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October 6, 2022

SVSU Theatre opens season with ‘Tiny Beautiful Things’

Play highlights human frailties, courage

four women seated on theatre stage

Love, loss, resentment, disconnection – these universal themes are explored and addressed by an advice columnist in “Tiny Beautiful Things,” the first play in Saginaw Valley State University’s 2022-2023 season.

Based on Cheryl Strayed’s book of the same name, and adapted for stage by Nia Vardalos (“My Big Fat Greek Wedding”), “Things” shows the audience the struggles of everyday people who write to and advice columnist.

Lexie Schultz, a music and theatre double major from Saginaw, plays “Sugar,” Strayed’s alter ego for the 10-plus years she wrote the “Dear Sugar” column in The Rumpus, an online literary and culture magazine.

Strayed was a struggling writer and mother when she was asked to take over the column in an unpaid position. Under the cloak of anonymity, Strayed drew upon her own life experiences to give advice to thousands of people struggling to make sense of events in their lives.

“The play is basically a compilation of a bunch of different letters that were sent into this column,” Schultz explained. “It’s so different from anything I’ve ever read before. It’s so openly honest and it really bares its soul.”

SVSU theatre professor Dave Rzeszutek, who is directing the show, agrees.

“I was drawn to the isolation that the stories told and how the writers were reaching out for a place in a community,” he said. “Coming out of the pandemic, this search for community seemed parallel to our current environment. I also love the honesty in the anonymous letters. We know these people, but we don’t openly talk about these topics. I appreciate that this storytelling is bold enough to pose challenging conversations.”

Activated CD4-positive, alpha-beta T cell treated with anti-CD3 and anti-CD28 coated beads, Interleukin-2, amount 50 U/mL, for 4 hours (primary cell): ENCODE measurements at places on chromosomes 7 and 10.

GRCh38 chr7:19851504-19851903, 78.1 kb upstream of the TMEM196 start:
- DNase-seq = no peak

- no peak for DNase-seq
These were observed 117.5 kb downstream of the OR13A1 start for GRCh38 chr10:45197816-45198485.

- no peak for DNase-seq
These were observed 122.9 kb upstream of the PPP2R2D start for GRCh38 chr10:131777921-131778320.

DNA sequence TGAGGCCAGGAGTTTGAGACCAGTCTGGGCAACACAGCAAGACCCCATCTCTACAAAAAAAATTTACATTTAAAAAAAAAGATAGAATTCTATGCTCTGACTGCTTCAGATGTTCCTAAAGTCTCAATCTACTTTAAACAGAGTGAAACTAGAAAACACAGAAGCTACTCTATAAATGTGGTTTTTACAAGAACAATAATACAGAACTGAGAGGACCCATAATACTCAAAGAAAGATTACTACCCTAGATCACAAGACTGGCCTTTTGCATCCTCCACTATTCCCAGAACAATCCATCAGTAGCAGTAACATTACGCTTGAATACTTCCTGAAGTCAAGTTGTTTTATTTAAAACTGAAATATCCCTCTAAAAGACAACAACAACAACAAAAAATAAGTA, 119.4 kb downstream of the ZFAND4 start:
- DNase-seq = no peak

Dana Samalik, a secondary education major in theatre and communications from Essexville, plays one of the writers.

“I think what makes the show special and how it affects audiences is that it allows us to be vulnerable,” she said. “What I’ve been finding is that . . . it has helped me become more honest in the way I’ve acted and it helps portray an actual person on stage rather than just a character.”

In SVSU’s production, the letter writers are portrayed by three students: Samalik; Brielle Myles-Williams, a theatre/Spanish double major from Marlette; and Scout McCulloch, a secondary education major in theatre and communication from Port Huron.

Rzeszutek said the show presents some challenging opportunities for these letter writers.

“They play multiple characters that range in age and gender identification,” he said. “The script has multiple speeches across the board that require emotional commitment that is a wonderful challenge for actors.”

“This play is just really, really more intimate than any other play I’ve been involved with,” said Myles-Williams. “Being an actor, you have to be honest, but in this play, you have to be vulnerable. That really stands out.”

Rzeszutek wants the audience to know that the vulnerability is real.

“When the audience is watching the show, I hope they realize that the stories aren’t made up but are actual letters that were sent asking for advice on how to move forward,” he said. “We’re not alone in our thoughts.”

McCulloch said “Things” is different from other shows that she has been involved with.

“I’ve never read or been a part of a show that’s connected so deeply on a personal level for me,” she said. “One of the themes is being OK with being human. We all get broken at one point or another. There’s just something so sweet about being okay with being broken and being like, ‘Hey, I may not know what you’re feeling, but I’ve been broken before, too, and I’m here to help you though it.’”

Tiny Beautiful Things opened Wednesday and runs through Sunday, Oct. 9. Show time is 7:30 p.m. Thursday through Saturday and at 3:00 p.m. on Sunday. Tickets are $15 and are available online anytime or at the box office two hours before showtime.

Note: Please be advised that “Tiny Beautiful Things” has strong language and discusses the themes of depression, drug abuse, sexual assault and physical abuse. The play is recommended for audiences age 13 and above.